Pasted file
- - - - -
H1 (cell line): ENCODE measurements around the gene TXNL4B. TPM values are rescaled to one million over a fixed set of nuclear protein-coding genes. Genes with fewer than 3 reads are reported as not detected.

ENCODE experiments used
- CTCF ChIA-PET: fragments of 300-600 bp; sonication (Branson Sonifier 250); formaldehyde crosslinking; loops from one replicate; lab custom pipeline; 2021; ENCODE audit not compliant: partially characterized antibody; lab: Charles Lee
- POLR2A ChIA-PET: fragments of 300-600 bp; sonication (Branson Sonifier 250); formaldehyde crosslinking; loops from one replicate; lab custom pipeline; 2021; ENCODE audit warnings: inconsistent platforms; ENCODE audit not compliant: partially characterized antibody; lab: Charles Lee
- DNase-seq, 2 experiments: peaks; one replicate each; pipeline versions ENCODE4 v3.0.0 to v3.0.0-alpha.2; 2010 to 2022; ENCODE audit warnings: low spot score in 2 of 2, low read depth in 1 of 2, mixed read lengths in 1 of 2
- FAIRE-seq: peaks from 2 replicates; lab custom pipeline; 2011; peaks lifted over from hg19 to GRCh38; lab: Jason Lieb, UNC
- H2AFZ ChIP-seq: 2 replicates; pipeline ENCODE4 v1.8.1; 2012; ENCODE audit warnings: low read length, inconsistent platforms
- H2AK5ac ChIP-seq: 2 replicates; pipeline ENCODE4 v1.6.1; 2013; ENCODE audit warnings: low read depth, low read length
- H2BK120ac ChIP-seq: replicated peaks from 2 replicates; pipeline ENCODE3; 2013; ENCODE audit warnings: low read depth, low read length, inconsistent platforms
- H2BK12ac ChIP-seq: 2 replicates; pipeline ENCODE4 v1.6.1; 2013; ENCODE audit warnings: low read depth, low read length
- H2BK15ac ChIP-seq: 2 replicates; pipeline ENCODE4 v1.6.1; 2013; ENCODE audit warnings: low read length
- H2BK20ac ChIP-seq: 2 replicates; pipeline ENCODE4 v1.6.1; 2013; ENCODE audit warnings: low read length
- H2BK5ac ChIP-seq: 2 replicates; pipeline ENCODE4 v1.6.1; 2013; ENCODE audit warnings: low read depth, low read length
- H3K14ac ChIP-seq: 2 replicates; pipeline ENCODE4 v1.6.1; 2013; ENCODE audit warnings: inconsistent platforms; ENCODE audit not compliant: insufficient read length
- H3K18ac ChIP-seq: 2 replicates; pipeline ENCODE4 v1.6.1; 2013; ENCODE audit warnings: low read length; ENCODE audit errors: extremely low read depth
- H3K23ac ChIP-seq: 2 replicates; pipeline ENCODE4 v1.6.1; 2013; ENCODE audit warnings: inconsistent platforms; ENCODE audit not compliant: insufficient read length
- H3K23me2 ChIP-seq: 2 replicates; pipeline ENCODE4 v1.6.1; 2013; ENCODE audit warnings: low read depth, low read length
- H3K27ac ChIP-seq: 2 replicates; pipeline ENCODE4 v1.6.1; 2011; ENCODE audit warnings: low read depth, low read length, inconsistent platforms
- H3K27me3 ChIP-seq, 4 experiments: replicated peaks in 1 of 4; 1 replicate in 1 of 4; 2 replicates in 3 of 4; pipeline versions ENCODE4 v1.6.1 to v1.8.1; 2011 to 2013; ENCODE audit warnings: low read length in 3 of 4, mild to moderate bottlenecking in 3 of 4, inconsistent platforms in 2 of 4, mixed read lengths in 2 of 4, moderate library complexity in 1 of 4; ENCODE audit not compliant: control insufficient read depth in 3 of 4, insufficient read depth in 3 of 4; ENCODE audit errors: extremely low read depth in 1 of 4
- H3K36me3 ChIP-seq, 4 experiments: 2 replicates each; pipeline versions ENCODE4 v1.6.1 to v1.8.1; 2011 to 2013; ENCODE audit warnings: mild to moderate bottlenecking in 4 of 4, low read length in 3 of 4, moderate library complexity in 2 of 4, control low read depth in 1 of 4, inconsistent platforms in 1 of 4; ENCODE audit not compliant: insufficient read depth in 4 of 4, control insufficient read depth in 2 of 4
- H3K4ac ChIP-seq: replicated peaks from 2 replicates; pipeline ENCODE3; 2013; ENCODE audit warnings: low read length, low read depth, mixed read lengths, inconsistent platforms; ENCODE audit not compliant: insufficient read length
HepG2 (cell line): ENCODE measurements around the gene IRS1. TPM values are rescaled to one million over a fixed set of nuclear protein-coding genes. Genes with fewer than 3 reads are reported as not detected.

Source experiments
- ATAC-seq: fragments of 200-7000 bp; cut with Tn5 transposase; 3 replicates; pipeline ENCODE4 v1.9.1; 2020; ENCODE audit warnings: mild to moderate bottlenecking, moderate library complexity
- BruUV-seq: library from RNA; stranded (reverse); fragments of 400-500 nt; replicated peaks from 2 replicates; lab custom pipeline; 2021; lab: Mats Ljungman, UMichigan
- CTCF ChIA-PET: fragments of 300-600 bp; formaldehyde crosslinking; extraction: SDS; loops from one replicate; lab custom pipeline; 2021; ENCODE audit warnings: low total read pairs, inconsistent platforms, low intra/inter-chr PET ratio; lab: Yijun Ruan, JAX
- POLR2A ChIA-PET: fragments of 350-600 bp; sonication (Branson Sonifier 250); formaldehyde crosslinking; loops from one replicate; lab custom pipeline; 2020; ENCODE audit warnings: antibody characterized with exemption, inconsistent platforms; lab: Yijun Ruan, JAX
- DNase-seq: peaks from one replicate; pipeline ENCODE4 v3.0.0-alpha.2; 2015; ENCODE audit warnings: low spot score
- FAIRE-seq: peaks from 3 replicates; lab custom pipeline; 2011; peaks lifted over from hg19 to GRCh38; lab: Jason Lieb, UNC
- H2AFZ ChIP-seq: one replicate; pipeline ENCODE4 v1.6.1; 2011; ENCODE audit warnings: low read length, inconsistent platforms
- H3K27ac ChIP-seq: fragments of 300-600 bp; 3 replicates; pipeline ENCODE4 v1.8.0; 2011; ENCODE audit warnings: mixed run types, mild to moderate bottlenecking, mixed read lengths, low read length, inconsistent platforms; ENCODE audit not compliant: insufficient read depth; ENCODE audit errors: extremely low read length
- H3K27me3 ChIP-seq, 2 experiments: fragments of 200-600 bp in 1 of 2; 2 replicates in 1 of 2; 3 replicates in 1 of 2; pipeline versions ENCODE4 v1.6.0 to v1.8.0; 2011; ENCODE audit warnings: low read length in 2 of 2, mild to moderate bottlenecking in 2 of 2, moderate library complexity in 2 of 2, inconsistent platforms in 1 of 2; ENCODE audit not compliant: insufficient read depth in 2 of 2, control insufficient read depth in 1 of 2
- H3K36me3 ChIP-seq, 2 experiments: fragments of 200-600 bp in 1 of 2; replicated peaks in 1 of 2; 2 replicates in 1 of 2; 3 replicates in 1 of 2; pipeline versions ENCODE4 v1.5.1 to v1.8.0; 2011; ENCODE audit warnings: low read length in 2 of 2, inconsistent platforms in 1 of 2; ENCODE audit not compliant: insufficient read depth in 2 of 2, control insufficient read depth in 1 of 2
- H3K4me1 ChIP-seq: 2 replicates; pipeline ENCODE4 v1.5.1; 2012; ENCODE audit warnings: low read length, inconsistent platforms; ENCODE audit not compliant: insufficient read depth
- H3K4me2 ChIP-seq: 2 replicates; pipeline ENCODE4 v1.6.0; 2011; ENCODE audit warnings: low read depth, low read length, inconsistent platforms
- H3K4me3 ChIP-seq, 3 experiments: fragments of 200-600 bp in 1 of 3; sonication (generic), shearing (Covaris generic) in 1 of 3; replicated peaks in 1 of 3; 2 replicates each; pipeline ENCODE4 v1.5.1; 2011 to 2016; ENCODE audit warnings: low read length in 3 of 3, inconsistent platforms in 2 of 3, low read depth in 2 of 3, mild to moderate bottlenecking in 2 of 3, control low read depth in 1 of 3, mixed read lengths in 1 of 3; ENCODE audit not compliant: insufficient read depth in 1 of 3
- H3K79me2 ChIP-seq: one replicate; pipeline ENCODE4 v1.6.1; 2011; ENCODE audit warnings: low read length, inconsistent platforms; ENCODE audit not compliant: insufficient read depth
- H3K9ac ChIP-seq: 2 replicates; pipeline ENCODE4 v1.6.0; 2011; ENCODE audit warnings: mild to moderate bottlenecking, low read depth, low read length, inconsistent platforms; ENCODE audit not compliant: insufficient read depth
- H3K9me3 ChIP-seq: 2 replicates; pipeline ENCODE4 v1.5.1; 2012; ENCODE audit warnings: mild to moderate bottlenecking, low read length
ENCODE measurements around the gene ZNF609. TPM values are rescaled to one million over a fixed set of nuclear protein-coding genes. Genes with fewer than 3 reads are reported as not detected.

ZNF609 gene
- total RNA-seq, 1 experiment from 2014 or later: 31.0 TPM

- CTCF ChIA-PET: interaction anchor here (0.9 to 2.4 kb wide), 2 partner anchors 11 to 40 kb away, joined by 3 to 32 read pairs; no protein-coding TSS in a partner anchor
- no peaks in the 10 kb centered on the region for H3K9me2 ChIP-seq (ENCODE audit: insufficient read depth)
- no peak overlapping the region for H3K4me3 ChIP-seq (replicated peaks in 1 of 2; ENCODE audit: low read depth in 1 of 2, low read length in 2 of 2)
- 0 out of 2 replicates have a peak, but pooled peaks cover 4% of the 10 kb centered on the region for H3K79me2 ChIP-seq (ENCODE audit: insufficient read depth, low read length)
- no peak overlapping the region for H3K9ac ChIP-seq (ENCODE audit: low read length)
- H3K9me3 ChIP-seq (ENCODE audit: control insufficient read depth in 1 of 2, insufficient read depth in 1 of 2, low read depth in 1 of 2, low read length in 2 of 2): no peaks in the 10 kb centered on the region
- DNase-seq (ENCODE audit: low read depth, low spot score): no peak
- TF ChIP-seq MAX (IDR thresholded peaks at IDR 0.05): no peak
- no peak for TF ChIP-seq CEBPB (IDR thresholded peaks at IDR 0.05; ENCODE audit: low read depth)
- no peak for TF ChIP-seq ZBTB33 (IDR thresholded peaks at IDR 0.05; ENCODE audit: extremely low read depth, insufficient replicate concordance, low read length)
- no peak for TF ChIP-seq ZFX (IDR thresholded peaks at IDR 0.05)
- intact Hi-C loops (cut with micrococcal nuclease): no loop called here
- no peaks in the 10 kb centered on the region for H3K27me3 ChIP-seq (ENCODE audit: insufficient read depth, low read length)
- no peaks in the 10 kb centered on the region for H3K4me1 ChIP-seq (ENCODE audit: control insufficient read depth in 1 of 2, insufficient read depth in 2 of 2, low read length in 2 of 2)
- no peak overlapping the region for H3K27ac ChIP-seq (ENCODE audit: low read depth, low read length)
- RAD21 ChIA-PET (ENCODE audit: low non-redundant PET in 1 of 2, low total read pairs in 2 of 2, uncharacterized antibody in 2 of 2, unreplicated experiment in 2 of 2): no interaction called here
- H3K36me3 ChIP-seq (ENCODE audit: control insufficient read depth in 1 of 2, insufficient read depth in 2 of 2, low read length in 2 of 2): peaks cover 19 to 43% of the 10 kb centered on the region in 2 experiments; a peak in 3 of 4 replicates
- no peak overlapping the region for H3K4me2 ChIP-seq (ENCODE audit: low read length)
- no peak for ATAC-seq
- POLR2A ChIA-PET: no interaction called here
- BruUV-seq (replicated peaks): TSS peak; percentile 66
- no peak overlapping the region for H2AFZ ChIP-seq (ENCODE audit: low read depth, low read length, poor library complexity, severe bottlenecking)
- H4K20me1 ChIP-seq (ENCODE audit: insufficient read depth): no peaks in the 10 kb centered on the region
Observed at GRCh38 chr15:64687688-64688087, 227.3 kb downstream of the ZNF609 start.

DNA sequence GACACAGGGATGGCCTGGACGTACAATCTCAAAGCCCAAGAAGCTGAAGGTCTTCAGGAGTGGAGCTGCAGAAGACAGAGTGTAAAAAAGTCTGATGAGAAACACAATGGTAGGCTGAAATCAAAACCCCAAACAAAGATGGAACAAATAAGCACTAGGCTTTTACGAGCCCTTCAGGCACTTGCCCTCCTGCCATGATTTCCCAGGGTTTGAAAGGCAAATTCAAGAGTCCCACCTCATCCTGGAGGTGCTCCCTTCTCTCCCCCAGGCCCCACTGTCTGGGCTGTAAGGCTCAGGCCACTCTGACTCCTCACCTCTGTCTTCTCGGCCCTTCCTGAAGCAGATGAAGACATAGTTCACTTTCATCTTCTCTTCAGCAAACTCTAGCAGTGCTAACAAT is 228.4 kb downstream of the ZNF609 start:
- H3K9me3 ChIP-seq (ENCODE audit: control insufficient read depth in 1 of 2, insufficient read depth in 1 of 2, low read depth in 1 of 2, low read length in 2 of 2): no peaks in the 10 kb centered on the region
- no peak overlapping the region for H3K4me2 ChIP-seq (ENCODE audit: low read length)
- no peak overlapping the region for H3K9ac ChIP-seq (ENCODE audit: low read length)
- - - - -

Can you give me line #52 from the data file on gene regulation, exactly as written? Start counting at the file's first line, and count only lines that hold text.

- no peak for TF ChIP-seq ZBTB33 (IDR thresholded peaks at IDR 0.05; ENCODE audit: extremely low read depth, insufficient replicate concordance, low read length)